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But experts at the Massachusetts Institute of Technology (MIT) have created a neutron beam that can detect the significant presence of a specific type of plutonium in a warhead. A plutonium bomb was dropped on the city of Hiroshima in 1945 and immediately killed thousands of people (photo)

Scientists can now PROVE if nuclear bombs have been properly dismantled by a & # 39; neutron beam & # 39; shoot at the warhead to search for plutonium

  • Plutonium isotopes are unique and were used in the bombing of Hiroshima
  • Many countries are going through a process of giving up their nuclear weapons
  • But it is impossible to prove that these warheads were taken completely offline
  • Researchers have created a way to test a warhead to see if it is active without giving away confidential military secrets
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Scientists believe they have created a way to detect whether a warhead has been successfully deactivated.

It is currently almost impossible to see if the weapon itself has been dismantled.

Experts from the Massachusetts Institute of Technology (MIT) have created a neutron beam that detects the significant presence of a specific type of plutonium in weapons.

Nuclear warheads have a distinctive material layout and the giveaway presence of the plutonium responsible for the destructive power of the weapon.

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A plutonium bomb was dropped on the city of Hiroshima in 1945 and immediately killed thousands of people.

Experts say that this detection method to prove whether bombs have been dismantled can be used to ensure that countries do not secretly stock nuclear weapons.

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But experts at the Massachusetts Institute of Technology (MIT) have created a neutron beam that can detect the significant presence of a specific type of plutonium in a warhead. A plutonium bomb was dropped on the city of Hiroshima in 1945 and immediately killed thousands of people (photo)

But experts at the Massachusetts Institute of Technology (MIT) have created a neutron beam that can detect the significant presence of a specific type of plutonium in a warhead. A plutonium bomb was dropped on the city of Hiroshima in 1945 and immediately killed thousands of people (photo)

HOW ARE NUCLEAR TREES TESTED TO ENSURE THAT THEY ARE UNASSEMBLED?

According to current guidelines and with existing technologies, weapon inspectors rarely know when a warhead has been dismantled.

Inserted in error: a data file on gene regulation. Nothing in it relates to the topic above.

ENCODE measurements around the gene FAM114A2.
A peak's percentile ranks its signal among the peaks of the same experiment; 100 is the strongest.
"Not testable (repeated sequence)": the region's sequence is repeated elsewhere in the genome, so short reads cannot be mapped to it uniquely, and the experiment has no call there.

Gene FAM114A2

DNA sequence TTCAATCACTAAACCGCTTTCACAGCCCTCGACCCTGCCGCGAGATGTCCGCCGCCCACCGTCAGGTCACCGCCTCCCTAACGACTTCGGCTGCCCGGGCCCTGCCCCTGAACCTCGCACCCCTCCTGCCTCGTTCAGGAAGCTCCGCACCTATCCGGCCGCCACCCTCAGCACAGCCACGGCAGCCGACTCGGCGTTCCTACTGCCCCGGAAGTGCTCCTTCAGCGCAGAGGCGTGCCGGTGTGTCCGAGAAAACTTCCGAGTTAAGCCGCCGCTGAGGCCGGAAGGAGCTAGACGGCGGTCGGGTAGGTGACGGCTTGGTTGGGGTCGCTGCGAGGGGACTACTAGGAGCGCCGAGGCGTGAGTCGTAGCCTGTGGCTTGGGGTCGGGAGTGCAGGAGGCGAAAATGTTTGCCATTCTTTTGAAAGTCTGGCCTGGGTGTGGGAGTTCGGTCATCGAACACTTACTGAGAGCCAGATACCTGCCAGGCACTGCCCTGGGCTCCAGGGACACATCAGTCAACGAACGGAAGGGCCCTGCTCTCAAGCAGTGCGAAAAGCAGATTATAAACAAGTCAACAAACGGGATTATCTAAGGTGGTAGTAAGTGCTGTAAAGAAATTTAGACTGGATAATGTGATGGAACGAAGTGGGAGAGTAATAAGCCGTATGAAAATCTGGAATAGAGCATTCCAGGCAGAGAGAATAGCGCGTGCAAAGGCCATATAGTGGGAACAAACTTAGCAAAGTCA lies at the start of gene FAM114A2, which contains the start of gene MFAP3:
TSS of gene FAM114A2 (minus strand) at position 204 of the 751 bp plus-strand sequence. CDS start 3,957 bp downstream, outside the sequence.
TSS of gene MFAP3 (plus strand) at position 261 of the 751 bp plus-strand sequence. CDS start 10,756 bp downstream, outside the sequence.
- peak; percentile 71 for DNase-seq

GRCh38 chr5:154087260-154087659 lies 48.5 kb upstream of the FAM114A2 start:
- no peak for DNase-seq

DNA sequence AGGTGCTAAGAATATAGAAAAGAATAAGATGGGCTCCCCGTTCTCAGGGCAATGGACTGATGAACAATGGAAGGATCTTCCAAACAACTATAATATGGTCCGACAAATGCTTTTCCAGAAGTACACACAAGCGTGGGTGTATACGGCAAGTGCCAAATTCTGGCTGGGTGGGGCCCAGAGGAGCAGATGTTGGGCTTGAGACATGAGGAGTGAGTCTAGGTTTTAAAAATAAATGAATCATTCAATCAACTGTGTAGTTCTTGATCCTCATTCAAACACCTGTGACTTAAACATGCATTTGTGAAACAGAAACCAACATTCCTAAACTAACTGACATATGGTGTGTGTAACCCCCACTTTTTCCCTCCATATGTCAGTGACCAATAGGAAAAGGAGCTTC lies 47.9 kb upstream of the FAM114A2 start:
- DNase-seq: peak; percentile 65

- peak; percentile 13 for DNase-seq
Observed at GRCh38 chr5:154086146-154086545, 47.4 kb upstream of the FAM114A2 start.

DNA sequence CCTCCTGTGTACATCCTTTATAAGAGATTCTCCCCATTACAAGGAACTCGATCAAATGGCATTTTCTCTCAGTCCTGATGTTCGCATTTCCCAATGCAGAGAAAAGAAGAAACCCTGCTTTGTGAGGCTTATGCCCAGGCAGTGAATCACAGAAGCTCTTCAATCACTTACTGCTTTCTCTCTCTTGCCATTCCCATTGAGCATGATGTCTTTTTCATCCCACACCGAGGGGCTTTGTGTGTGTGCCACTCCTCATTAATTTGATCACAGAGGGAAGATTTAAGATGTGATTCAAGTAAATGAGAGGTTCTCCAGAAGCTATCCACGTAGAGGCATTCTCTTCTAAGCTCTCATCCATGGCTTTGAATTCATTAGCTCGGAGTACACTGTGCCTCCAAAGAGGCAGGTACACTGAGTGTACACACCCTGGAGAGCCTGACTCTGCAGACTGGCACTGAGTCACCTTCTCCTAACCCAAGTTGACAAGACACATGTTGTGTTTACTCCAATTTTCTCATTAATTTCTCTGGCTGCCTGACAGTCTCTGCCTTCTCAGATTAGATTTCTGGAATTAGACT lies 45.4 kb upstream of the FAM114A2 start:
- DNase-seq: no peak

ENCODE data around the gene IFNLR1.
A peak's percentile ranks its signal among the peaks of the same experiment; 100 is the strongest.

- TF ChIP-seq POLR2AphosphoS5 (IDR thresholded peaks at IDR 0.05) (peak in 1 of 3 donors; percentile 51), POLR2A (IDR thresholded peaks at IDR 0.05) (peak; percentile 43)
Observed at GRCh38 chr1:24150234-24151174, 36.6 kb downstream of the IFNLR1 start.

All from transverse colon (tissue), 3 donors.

Inspectors rarely get full access to arsenals due to concerns about military secrets.

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During military treaties, to keep both parties happy, countries are willing to prove that they have destroyed the weapons.

But the destruction often has to do with delivery systems (such as rockets or planes) and not with the warheads themselves.

For example, the US cut off the wings of B-52 bombers and left them in the Arizona desert, where Russia could visually confirm the disintegration of the planes.

But the warheads, where most of the damage has been done and the plutonium has been stored, can still be active and await detonation.

There is currently no independent way to detect whether or not they have been dismantled.

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& # 39; There is a real need to prevent this kind of dangerous scenario and to go after these stocks & # 39 ;, says Areg Danagoulian, a nuclear scientist from MIT. & # 39; And that really means a verified dismantling of the weapons themselves. & # 39;

Stored warheads that have not been properly dismantled can be extremely dangerous if they are sold, stolen or accidentally exploded.

& # 39; There is a real need to prevent and go after these types of dangerous scenarios & # 39; s, said Areg Danagoulian, a nuclear scientist from MIT who led the project.

& # 39; And that really means a verified dismantling of the weapons themselves. & # 39;

The method developed to stop these problems uses what researchers call an isotopic filter to physically encode the information excavated in the analysis.

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& # 39; This encoding filter essentially covers the intrinsic properties of the actual classified object itself & # 39 ;, Dr. Danagoulian explains.

The experiments that led to the breakthrough concerned the sending of a horizontal neutron beam through a warhead.

To prevent the use of the very limited plutonium, researchers chose to use molybdenum and tungsten substitutes because they behave the same way.

The signal from the beam is sent to a glass detector, where the data is recorded.

The test works because the neutron beam can identify the relevant isotope.